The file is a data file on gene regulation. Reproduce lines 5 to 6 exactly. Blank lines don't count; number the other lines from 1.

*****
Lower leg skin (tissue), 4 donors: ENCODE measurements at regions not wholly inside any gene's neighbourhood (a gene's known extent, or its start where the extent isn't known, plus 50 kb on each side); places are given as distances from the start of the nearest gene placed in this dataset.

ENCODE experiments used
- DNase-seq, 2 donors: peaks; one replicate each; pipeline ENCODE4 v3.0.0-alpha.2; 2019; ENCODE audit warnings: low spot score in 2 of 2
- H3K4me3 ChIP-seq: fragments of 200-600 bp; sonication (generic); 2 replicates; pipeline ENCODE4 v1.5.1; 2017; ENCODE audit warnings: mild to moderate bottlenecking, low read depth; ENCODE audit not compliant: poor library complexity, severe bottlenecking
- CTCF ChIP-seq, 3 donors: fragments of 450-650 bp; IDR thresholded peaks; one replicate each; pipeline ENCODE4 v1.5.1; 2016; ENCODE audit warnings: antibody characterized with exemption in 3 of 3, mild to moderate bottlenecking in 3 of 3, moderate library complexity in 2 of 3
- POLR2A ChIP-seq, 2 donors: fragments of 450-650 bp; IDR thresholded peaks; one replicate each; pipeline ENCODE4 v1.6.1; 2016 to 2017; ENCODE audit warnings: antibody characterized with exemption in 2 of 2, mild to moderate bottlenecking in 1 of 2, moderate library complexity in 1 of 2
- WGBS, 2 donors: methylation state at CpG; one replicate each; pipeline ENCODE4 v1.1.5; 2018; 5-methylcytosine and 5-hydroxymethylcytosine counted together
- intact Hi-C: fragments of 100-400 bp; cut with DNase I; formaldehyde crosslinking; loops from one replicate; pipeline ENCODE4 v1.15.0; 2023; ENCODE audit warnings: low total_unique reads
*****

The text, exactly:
- CTCF ChIP-seq, 3 donors: fragments of 450-650 bp; IDR thresholded peaks; one replicate each; pipeline ENCODE4 v1.5.1; 2016; ENCODE audit warnings: antibody characterized with exemption in 3 of 3, mild to moderate bottlenecking in 3 of 3, moderate library complexity in 2 of 3
- POLR2A ChIP-seq, 2 donors: fragments of 450-650 bp; IDR thresholded peaks; one replicate each; pipeline ENCODE4 v1.6.1; 2016 to 2017; ENCODE audit warnings: antibody characterized with exemption in 2 of 2, mild to moderate bottlenecking in 1 of 2, moderate library complexity in 1 of 2